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COMMENTARY: Session ends on sour, shameful note

In a year that saw some positive bipartisan legislation — e.g., education reform, progress on open space and environmental initiatives, and some good small business programs — last week’s special “budget” session demonstrated once again the danger and disgrace that derive from one-party rule.

Indeed, because we didn’t finish our budget work by May 9 (the constitutional deadline for regular session), the legislature needed to reconvene on June 12 for a “special” session limited to implementing the existing budget. What we received on arrival, however, were two blunderbuss bills bloated with more spending, more budget gimmicks and more efforts by the majority party to “hide the ball” from the public.

The purported implementer bill — which was supposed to be limited to budget triggers — was instead a 468-page, 14,000-line tome that contained 111 concepts for passage, 40 of which never had a public hearing! Buried within it were new programs that were rejected in committee, pet projects that failed during the regular session, and more budget gimmicks such as (i) diverting a court system surplus as a one-time payment for unrelated programs, (ii) tapping more bond funds (i.e., borrowing) to cover certain operating expenses, and (iii) using unspent money from last year, which was already counted as a “lapse” to help fill this year’s $300 million budget deficit, to pay for expenses next year.

Even more shocking was the discovery of a provision (buried at lines 7,631 to 7,635) seeking to prevent public disclosure of information concerning the state’s financial grants to projects such as Jackson Labs (now over $300 million) and the First in Five programs. The majority eventually agreed to strike this disgraceful provision after I and others railed against it.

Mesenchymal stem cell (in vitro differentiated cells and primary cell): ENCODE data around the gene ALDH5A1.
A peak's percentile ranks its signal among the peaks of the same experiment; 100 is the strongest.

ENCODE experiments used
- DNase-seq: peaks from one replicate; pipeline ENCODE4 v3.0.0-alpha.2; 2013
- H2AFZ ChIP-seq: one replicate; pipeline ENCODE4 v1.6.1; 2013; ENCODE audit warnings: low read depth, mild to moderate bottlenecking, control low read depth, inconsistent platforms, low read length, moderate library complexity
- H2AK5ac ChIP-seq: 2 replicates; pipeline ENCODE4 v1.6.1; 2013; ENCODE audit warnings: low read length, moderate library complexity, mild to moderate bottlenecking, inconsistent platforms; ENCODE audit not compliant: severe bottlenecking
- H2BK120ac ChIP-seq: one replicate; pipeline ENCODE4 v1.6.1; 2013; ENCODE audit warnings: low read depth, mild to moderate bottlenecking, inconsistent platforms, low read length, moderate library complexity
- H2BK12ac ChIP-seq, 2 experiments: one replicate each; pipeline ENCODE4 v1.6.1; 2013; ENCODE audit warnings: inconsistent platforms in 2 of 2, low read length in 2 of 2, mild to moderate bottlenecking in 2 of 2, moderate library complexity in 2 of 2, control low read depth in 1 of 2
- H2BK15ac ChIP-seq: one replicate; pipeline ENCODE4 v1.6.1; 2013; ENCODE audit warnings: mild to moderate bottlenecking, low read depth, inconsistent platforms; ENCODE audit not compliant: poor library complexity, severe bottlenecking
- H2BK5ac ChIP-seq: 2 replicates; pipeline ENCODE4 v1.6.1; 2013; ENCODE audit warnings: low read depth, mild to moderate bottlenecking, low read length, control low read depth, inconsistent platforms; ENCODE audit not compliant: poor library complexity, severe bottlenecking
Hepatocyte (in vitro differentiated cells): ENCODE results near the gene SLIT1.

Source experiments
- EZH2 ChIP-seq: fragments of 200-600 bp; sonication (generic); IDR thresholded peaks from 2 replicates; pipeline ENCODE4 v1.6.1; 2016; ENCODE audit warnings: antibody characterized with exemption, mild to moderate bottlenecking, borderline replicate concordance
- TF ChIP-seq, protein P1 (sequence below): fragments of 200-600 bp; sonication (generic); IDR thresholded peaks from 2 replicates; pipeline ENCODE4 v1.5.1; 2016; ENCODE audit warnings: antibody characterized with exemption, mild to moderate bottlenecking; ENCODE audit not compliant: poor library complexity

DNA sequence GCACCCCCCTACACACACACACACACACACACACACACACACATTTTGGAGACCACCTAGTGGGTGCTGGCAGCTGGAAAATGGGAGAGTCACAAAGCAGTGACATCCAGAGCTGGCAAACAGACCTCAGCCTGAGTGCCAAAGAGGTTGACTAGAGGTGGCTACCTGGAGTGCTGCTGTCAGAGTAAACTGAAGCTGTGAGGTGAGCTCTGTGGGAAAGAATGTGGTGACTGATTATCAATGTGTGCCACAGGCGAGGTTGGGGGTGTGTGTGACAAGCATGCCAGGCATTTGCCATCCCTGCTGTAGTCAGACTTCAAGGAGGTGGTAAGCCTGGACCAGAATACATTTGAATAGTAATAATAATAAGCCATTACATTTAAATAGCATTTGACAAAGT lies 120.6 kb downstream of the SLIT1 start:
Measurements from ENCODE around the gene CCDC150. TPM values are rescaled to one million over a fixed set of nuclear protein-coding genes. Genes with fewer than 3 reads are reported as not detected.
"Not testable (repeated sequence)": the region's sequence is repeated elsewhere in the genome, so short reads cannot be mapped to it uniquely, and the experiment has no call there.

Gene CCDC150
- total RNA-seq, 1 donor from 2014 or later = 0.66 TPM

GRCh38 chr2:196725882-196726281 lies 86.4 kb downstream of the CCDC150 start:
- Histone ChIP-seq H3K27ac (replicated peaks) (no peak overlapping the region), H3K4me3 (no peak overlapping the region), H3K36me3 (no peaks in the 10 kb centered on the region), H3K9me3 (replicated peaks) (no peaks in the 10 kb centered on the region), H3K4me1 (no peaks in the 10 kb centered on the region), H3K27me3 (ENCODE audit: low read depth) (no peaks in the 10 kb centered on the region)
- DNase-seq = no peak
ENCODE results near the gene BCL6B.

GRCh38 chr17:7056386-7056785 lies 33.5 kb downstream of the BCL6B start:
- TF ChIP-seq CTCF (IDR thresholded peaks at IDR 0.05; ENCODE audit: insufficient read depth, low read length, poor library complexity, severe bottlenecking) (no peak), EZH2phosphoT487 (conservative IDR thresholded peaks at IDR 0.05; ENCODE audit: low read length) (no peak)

The coup de grâce, however, was a second bill (this one 190 pages and 6,000 lines) which added almost 20 more concepts that did not have a public hearing, and resurrected a host of bills that failed in the regular session. Many of the concepts were laudable, some were not, but none of them had anything to do with the budget.

Moreover, buried within this bill was a provision to move the date for public reporting of consensus state revenue figures from Oct. 15 to Nov. 10, i.e., a week after the next election. The aim of this artifice is obvious: The majority wants to delay having to explain to the voting public why, despite their $1.8-billion tax hike, our revenues are still falling as they have been all year. This measure was passed on a party line vote — again, simply disgraceful.

The actual budgetary work that was done, however, confirmed that the Democrats’ tax, borrow and spend budget is falling apart.

Indeed, despite the largest tax increase in state history, we are still confronted with filling a $300-million deficit this year, with ongoing deficits expected to multiply going forward. Our borrowing, spending and taxes continue to go up, our revenues, cash flows and bond rating continue to go down, and there is no end in sight under the current “government comes first” approach adopted under the current one-party rule. Simply put, we continue to cannibalize the ailing private sector to support a thriving public sector.

While I will continue to promote constructive initiatives like the bipartisan legislation mentioned above, I will not stand by and watch these positive developments get wasted by the ongoing mismanagement of our fiscal affairs.

Mr. Shaban represents Easton, Weston and part of Redding in the 135th District.

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